Yesterday, we noted that Comcast is trying to enlist SEC fans to push back against the SEC Network. It's a terrible idea from people who don't understand SEC fans; going after non-sports fans (who are more plentiful in most areas) would have been the play there.
It's not going to work. The big cable companies will carry the SECN eventually, just like they did with the Big Ten Network. They held out for about a year there, but they caved before missing out on the second football season. Something similar might happen with the SECN, but it will end up on expanded basic tiers throughout the region before too long.
No, here's the real challenge for the network in the future:
What form of media would you miss? pic.twitter.com/l35ndOPPKX— Benedict Evans (@BenedictEvans) April 29, 2014
If you're not able to click that link to see the image (hey there, office drones), it comes from page 23 of this report. It's for the UK (Britain, not Kentucky), but the situation in the US differs little.
Among all those polled (age 16 and up), television is the media form people say they would miss the most if they didn't have it. However, its lead comes from having strong majorities among the oldest age groups. Those aged 45-54 still picked TV as their most-missed media, but its the first age group coming down where TV didn't get over 50% of the mentions. Jump down a demographic to age 35-44, and smartphones and Internet use on PCs and tablets combined outrank TV. Go down one more to age 25-34, and smartphones by themselves outrank TV. Go even younger to 16-24 and just 13% say they would miss TV the most, compared to 18% for Internet on PCs/tablets and 47% for smartphones.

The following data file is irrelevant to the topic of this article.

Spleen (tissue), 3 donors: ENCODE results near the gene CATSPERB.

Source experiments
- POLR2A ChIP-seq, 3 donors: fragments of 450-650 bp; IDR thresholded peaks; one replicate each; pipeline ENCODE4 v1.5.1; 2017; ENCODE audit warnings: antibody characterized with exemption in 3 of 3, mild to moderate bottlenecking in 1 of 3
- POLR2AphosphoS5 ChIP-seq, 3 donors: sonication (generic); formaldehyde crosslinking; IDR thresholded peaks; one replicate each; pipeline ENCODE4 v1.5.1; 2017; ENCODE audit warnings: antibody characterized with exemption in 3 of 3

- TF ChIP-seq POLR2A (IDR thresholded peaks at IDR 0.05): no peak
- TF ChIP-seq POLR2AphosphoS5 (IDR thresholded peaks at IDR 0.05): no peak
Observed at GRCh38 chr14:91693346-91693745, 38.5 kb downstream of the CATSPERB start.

Now, most American households are fortunate enough that they don't have to make a choice between pay TV and smartphones. With that said, a rising number are choosing to do without pay TV anyway. The pay TV companies and large studios are doing everything they can to keep people in the old system, from making TV a cheap addition to Internet service to having Hulu run ads even on its Plus offerings to causing content to disappear from Netflix randomly. It's in all of their best interests to keep people in some kind of cable or satellite subscription. Even so, people are leaking out of that system.
The real challenge is to figure out the best way to make money off of online offerings. ESPN has done a great job of offering its content online and through apps, but it's all tied to having a cable or satellite subscription. ESPN is the owner of the SEC Network, so whatever it chooses to do, that's what the SECN is going with too for better or worse.
The thing is, they need to figure something out soon. Student attendance is already falling in college football, and as that survey showed, the youngest people are the least attached to TV. If there isn't an affordable way to watch sports that doesn't involve a pay TV subscription, they'll just watch something else. There's so much out there, and viewing tastes can easily change over time. Did you know that more people worldwide watched a video gaming tournament last year than the BCS title game? It's true.
There is a blessing and a curse from the SEC hitching its wagon to ESPN. While the worldwide leader's digital offerings are the best from a technical standpoint, ESPN and Disney are about as wedded to the old model as can be. I'm hesitant to put a deadline on it, but certainly there needs to be some kind of solution in the next 10 years.
College football has a lot of challenges ahead, from the O'Bannon lawsuit against the NCAA to the potential of the Internet to completely disrupt the higher education system. The issues presented by the slow transition away from traditional TV are the ones schools and their media partners have the most control over, so there's no good excuse for not being proactive on them.